follows one man as he studies to acquire his Master Cicerone certification, the beer equivalent of becoming a sommelier. Another thread in the movie follows a young man who quit his job as a lawyer to brew his own beer and pursue his dream of opening a brewery of his own.
    —Via YFGF.

  • 8 November 2017
    A British beer blogger expounds upon criteria for cask-ale quality in pubs: brewing, temperature, conditioning, dispense freshness, and sales. Applicable in the U.S. (or anywhere) as in the U.K.
    —Via The Pub Curmudgeon.

  • 7 November 2017
    There are 1.1 millon homebrewers in the U.S. Their average age is 42 years old; 85% are married or in a domestic partnership; 68% have a college degree or some form of higher education; 68% have household incomes of $75,000 or more. By the end of 2017, homebrewers will have produced more than 1.4 million barrels of beer, representing 1% of the total U.S. production.
    —Via American Homebrewers Association.

  • 7 November 2017
    New study from American Society of Clinical Oncology finds drinking any amount of alcohol causes cancer, even the equivalent of one drink per day.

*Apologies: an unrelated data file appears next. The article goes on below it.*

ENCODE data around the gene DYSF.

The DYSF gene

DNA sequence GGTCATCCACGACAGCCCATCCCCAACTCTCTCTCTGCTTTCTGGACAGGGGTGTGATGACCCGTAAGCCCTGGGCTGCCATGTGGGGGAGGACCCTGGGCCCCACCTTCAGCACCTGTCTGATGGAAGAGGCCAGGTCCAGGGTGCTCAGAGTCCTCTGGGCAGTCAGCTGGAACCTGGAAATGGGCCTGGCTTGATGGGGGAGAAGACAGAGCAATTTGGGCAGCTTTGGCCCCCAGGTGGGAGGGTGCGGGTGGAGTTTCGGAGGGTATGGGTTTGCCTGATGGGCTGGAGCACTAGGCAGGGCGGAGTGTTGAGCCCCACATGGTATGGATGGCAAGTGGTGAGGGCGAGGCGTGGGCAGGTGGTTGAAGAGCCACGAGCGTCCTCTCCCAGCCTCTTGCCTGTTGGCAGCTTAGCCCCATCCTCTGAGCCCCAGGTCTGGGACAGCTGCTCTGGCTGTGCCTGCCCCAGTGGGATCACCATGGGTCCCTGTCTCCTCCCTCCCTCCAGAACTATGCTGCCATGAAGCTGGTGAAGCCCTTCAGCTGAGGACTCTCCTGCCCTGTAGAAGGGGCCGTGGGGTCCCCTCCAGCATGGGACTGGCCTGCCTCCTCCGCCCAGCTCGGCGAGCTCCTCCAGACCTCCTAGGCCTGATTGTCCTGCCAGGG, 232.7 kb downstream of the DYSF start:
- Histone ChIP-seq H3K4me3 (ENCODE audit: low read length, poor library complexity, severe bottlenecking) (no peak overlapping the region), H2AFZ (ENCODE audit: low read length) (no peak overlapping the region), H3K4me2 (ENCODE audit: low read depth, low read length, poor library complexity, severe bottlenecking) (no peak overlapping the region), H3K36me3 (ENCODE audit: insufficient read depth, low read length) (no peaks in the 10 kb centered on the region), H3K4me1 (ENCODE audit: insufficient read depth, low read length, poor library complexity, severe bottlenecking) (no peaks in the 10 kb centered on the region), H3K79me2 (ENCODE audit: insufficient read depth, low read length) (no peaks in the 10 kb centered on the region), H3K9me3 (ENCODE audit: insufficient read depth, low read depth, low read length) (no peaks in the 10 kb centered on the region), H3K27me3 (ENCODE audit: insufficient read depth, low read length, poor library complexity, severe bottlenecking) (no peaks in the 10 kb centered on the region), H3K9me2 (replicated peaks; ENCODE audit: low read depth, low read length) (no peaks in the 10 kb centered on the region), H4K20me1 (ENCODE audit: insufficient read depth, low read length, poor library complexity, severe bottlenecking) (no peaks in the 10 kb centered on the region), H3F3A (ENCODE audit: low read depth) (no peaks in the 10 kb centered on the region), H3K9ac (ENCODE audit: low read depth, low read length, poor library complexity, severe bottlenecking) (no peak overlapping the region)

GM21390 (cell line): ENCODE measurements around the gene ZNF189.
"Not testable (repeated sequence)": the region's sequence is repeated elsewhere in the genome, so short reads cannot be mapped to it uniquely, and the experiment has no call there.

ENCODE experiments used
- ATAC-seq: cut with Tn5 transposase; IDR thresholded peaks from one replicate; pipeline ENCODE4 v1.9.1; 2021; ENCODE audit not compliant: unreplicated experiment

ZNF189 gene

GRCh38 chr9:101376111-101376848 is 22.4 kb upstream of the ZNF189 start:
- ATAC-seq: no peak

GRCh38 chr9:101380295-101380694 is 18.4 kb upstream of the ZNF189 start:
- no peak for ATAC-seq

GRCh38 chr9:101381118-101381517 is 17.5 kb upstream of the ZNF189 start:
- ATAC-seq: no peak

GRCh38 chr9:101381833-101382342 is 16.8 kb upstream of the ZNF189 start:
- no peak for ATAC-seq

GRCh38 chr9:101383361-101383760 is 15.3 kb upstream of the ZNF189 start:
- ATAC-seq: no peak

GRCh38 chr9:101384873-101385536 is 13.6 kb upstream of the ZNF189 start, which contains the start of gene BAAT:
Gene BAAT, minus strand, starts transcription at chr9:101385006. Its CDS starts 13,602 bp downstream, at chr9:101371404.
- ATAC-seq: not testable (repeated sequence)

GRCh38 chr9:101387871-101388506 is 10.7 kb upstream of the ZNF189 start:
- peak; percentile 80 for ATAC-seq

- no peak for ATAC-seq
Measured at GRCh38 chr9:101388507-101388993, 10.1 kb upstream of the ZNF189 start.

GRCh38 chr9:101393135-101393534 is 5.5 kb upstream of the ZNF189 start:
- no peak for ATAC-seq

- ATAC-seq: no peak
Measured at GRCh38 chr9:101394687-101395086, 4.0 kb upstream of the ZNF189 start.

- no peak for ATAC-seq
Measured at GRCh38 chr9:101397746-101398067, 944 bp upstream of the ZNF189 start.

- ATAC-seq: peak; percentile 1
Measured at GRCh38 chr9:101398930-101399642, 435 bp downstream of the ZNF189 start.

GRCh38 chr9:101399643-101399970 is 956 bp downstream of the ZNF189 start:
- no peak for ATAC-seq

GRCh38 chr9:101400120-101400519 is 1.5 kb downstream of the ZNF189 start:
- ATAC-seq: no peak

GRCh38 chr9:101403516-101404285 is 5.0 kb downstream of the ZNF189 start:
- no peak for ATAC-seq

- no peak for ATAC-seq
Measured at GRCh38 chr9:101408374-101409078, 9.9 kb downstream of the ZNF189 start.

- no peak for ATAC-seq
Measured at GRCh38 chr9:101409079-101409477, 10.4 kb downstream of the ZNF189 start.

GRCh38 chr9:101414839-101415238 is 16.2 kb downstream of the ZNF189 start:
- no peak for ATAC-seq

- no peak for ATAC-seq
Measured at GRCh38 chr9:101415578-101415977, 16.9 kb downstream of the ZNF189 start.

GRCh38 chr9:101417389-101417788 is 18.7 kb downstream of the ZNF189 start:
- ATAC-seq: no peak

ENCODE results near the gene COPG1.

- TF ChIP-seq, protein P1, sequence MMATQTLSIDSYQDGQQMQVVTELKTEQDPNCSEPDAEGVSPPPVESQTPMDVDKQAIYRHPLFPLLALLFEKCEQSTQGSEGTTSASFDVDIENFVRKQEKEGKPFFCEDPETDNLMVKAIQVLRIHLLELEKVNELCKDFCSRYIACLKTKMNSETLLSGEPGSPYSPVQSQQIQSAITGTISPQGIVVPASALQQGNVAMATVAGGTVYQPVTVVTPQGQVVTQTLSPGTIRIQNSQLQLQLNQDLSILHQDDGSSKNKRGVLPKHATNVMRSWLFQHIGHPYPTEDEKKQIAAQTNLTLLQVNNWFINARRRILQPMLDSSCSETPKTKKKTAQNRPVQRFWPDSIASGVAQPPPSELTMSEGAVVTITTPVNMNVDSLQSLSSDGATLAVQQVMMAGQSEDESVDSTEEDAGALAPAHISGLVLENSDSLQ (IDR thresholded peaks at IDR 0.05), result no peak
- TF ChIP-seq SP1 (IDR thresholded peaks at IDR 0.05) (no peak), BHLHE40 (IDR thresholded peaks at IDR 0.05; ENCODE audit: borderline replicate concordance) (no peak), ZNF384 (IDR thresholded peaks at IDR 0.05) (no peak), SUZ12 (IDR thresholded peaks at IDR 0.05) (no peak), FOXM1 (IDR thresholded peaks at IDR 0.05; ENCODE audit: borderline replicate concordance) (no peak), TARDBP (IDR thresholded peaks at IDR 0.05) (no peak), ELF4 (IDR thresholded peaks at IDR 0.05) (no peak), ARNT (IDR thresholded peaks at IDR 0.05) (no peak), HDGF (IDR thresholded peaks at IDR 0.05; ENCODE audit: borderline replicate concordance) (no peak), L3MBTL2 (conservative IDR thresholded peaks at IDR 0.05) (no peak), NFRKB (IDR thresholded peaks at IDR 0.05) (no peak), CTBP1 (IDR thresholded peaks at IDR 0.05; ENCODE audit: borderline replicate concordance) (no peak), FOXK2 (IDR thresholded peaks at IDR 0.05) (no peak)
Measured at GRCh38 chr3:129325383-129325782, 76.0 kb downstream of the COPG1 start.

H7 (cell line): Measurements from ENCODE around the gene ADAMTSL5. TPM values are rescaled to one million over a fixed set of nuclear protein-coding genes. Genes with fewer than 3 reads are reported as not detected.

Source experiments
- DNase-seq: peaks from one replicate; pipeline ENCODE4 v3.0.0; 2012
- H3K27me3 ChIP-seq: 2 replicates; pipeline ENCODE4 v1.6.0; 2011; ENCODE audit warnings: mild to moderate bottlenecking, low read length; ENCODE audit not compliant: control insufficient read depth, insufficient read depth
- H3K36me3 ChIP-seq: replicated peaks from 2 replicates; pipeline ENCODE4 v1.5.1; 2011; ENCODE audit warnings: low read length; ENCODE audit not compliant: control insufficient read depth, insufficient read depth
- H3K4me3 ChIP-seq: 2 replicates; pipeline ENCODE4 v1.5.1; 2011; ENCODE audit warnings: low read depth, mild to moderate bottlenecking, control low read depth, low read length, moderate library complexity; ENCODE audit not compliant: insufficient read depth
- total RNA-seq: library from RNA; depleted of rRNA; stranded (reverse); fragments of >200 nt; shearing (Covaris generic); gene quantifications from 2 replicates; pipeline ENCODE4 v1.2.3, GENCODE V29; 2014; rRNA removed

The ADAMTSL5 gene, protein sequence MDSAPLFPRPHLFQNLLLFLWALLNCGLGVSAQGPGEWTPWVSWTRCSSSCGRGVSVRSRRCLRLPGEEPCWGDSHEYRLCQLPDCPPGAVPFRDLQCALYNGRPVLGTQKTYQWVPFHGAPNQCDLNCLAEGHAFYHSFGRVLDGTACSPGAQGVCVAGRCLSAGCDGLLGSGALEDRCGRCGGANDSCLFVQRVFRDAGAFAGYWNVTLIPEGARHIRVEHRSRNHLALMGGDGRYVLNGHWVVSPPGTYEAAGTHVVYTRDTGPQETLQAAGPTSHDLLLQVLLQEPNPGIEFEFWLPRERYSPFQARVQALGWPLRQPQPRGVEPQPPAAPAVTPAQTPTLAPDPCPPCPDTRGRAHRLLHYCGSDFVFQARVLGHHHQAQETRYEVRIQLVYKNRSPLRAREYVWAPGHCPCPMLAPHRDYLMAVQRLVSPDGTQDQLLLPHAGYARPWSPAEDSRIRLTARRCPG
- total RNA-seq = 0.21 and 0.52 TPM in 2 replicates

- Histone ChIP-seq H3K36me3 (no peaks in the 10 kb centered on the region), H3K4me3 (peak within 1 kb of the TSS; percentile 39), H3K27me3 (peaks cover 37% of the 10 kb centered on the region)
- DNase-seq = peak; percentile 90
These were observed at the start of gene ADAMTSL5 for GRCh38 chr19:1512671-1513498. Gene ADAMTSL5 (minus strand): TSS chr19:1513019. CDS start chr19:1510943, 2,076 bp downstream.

—Via New York Times.
    [N.B. See rebuttal, at New York Times, 10 November, above.]

  • 5 November 2017
    Ray Johnson —the four-decades organizer of the Blue Gray Show, a premier breweriana exhbition for the U.S. East Coast and the indefatigable "I want a keg of your beer" man of Virginia beer— has died.
    —Via YFGF.


Saturday, November 25, 2017

Pic(k) of the Week: Beagle & the carrot

Beagle & the carrot

"That's one big carrot," thought Ethel Mae, before prepping for Thanksgiving dinner, 22 November 2017.

(She posed with the carrot for the scale of the latter ... not vice versa!)